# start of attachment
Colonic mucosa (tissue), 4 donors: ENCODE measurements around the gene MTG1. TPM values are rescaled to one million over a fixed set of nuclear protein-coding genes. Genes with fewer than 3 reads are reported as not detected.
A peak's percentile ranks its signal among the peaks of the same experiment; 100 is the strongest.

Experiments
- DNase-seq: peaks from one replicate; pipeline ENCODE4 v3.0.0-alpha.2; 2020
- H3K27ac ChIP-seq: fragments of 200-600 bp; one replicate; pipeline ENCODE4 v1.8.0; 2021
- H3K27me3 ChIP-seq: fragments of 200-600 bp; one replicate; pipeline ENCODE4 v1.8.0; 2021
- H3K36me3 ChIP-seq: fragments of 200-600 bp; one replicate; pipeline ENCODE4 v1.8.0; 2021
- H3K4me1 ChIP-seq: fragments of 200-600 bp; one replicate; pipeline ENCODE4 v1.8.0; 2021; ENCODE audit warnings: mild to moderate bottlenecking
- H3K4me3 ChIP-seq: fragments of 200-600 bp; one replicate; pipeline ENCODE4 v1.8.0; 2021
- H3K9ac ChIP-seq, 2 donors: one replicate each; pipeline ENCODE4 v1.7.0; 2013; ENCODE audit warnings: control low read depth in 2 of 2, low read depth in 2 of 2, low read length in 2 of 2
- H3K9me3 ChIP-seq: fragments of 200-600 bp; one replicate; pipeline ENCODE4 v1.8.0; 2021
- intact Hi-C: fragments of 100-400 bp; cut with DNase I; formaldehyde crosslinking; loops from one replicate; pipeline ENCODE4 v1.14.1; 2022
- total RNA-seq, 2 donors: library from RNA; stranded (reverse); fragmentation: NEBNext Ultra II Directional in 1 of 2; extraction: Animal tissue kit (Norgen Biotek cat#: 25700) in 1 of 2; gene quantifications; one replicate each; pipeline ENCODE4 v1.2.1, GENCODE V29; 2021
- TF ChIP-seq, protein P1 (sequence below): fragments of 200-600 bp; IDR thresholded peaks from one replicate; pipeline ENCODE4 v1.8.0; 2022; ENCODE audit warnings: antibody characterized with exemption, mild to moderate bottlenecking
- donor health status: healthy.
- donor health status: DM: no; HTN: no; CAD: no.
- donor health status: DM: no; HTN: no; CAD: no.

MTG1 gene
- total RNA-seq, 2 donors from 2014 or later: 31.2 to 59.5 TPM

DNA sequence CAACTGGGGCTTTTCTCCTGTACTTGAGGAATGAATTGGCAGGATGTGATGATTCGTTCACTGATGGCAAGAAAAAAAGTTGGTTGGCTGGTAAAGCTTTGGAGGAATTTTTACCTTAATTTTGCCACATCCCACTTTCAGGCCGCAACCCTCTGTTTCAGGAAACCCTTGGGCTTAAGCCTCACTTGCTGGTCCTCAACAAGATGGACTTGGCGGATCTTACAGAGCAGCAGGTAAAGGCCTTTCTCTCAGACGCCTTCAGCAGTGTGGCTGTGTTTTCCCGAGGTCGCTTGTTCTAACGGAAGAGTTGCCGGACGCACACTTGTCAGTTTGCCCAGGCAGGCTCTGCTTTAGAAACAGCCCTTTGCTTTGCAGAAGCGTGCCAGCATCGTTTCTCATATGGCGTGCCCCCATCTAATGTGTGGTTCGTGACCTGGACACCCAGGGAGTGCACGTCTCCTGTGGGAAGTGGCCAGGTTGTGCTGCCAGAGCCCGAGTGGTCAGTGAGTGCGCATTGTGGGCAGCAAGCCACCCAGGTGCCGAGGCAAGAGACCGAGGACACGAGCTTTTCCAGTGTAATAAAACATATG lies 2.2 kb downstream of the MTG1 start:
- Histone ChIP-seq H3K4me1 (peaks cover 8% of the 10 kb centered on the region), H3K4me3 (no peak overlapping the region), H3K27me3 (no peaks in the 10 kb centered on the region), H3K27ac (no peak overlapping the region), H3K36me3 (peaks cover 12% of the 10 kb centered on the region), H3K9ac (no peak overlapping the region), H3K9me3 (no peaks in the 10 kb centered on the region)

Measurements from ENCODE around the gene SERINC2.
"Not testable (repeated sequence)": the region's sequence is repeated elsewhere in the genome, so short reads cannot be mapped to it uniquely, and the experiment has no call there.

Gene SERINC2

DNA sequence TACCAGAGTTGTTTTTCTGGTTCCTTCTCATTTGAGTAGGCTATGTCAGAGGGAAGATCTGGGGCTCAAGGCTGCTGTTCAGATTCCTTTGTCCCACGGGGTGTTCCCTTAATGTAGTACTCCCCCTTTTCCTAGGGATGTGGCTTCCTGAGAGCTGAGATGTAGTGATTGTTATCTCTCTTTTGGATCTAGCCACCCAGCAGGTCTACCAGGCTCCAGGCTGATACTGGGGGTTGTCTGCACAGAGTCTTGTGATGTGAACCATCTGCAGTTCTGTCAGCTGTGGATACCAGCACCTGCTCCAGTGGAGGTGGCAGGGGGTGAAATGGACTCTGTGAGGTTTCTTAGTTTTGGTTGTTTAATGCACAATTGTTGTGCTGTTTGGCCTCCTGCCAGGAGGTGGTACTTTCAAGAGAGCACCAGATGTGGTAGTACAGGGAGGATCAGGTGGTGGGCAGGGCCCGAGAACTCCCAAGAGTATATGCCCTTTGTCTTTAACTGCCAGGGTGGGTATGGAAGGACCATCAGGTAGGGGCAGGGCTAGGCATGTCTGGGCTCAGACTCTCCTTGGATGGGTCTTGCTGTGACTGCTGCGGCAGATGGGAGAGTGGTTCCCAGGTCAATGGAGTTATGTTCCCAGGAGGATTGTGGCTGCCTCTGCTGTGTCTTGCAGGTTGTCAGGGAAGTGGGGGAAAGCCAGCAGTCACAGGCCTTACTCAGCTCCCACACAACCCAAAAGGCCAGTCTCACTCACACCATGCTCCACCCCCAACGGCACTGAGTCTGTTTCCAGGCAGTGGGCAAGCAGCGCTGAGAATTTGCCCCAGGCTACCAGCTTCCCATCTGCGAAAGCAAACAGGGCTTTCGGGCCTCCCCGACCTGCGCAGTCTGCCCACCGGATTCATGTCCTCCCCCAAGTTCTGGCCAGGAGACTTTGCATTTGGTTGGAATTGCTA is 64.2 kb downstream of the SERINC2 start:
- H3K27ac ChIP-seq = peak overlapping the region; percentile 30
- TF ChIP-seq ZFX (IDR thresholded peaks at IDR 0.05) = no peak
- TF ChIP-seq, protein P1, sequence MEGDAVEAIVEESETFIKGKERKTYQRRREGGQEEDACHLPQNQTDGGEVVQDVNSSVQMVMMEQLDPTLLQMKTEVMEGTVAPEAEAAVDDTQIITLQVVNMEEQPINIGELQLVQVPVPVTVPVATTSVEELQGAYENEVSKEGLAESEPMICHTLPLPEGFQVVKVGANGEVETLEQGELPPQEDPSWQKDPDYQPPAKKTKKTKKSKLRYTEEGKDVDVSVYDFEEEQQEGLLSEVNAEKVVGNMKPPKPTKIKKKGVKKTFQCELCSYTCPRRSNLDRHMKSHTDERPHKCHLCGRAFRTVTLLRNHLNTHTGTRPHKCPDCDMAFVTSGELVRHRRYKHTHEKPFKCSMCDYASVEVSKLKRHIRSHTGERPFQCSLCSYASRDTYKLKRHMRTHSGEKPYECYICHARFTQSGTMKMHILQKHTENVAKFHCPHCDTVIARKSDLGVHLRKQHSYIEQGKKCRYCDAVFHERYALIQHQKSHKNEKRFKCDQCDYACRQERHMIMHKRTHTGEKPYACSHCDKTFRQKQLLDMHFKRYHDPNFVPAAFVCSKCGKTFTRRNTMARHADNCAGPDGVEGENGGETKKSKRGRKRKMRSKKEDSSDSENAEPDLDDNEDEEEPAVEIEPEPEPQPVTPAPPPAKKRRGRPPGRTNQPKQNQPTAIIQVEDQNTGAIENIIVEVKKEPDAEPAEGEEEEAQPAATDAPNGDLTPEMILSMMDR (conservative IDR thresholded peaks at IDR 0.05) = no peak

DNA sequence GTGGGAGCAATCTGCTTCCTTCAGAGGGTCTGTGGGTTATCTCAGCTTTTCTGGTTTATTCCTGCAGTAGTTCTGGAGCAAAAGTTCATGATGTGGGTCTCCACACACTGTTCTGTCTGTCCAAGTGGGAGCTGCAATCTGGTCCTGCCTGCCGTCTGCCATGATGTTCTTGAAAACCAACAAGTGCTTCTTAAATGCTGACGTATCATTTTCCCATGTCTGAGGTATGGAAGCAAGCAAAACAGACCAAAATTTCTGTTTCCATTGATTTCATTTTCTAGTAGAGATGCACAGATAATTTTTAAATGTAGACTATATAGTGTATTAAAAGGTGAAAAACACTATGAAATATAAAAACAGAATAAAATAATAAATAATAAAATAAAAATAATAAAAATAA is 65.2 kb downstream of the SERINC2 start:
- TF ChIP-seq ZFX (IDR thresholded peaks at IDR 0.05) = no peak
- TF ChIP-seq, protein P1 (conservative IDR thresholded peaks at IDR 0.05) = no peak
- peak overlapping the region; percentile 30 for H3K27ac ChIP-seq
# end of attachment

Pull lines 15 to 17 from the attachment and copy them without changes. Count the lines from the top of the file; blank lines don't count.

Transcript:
- donor health status: healthy.
- donor health status: DM: no; HTN: no; CAD: no.
- donor health status: DM: no; HTN: no; CAD: no.